Cyber security is huge right now. There’s no doubt about that. If you’re thinking about working in cyber security, you’ll probably want to look at the contract world. And, if you’re thinking about the cyber security enterprise world, getting IT certifications isn’t just a good idea, it’s actually required.
The Department of Defense (DoD) Directive 8570.01 lays out a list of certifications that fit the bill to be considered for those roles. This is especially prevalent for companies that regularly work with the DoD, like Raytheon, Northrop Grumman, Booz Allen Hamilton, and others.
Whether you’re coming from a military background and looking to get into cyber security or a cyber security pro looking to make yourself more competitive in the enterprise space, here are some of the best certifications and jobs you can get with them.
DoD Compliant Cyber Security Certifications
You might be surprised to see A+ on this list. It’s an entry-level certification which teaches the basics of personal computer hardware and operating systems including installation, upgrade, repair, configuration, optimization, troubleshooting, and preventative maintenance. However, support is an important part of any business and there are jobs to be had. In a role like Desktop Support Analyst, you can make between $50,000-$85,000.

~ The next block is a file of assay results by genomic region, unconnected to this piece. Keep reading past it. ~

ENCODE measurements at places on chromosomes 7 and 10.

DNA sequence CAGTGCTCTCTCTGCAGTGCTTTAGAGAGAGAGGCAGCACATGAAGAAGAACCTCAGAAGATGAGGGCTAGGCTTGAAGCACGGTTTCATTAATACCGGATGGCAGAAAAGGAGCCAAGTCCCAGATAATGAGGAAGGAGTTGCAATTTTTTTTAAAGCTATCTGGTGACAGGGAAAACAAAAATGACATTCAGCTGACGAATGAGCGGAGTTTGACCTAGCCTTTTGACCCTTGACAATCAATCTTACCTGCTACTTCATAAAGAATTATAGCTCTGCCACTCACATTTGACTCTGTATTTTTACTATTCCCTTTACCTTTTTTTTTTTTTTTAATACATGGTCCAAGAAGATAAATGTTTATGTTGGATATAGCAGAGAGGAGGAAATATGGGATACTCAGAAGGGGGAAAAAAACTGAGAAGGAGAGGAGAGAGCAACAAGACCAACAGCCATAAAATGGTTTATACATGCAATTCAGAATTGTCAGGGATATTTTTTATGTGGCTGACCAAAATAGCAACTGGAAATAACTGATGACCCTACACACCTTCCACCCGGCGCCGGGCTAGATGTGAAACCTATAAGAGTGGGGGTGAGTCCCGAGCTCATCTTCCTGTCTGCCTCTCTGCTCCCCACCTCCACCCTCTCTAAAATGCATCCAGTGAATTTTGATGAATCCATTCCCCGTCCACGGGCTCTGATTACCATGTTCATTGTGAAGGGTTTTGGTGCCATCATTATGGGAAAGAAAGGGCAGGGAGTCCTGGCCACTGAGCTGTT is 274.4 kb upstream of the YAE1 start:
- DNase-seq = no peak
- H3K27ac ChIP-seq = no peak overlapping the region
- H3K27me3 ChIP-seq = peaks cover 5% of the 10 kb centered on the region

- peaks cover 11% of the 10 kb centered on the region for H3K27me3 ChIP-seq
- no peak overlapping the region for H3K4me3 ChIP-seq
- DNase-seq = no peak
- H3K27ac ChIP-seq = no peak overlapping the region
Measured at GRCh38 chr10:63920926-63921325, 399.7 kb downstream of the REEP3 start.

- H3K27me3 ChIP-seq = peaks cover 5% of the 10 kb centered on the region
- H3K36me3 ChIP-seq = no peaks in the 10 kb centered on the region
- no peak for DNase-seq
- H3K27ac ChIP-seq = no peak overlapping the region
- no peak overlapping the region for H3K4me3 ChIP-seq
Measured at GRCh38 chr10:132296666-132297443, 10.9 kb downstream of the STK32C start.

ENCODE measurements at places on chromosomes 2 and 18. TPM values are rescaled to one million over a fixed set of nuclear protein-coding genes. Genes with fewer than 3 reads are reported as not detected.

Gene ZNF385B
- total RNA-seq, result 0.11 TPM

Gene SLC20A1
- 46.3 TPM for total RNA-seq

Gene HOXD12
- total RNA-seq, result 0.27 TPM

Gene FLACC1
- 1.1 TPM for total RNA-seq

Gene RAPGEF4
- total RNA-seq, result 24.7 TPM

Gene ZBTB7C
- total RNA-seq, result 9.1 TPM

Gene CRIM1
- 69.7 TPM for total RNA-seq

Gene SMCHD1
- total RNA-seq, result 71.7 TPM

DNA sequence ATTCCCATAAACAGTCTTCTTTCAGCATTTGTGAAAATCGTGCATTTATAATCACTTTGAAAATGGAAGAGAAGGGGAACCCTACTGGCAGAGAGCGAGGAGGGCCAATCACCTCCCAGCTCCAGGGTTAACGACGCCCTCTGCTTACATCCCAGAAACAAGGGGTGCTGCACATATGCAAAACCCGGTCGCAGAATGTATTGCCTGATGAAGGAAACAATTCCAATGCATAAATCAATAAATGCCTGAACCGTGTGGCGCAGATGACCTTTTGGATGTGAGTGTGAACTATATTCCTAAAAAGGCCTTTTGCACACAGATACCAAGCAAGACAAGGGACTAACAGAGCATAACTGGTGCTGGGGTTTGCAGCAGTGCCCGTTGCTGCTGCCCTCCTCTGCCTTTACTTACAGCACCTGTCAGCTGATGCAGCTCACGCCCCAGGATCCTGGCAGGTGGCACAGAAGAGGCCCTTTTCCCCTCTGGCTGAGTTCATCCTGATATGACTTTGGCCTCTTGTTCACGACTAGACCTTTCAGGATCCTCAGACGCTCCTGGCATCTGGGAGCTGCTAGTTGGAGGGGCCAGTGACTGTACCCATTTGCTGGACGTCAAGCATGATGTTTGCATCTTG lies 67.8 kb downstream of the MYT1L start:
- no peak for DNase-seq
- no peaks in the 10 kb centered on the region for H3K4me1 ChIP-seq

- Potential Job Roles: IT Help Desk Tier I-III, IT Field Technician, Desktop Support Analyst, IT Support Specialist, and more.
- Salary: Starts at $50,000 (for Desktop Support Specialist).
- Qualifies for: IAT Level I.
Like A+, this certification covers the very basic building blocks of cyber security. In this case, keeping a network protected and maintained. Network+ certifies the skills to install, operate, manage, maintain, and troubleshoot a corporate network. It’s good for those who are ready to take on a role building, managing, and protecting a data network. With an unprecedented need for networking jobs, particularly System Administrators, it’s a role that’s important and well-compensated.
- Potential Job Roles: Systems Administrator, Network Support Technician, Network Administrator, Network Engineer, & more.
- Salary: Starts at $67,250 (for Systems Administrator).
- DoD Qualification: IAT Level I.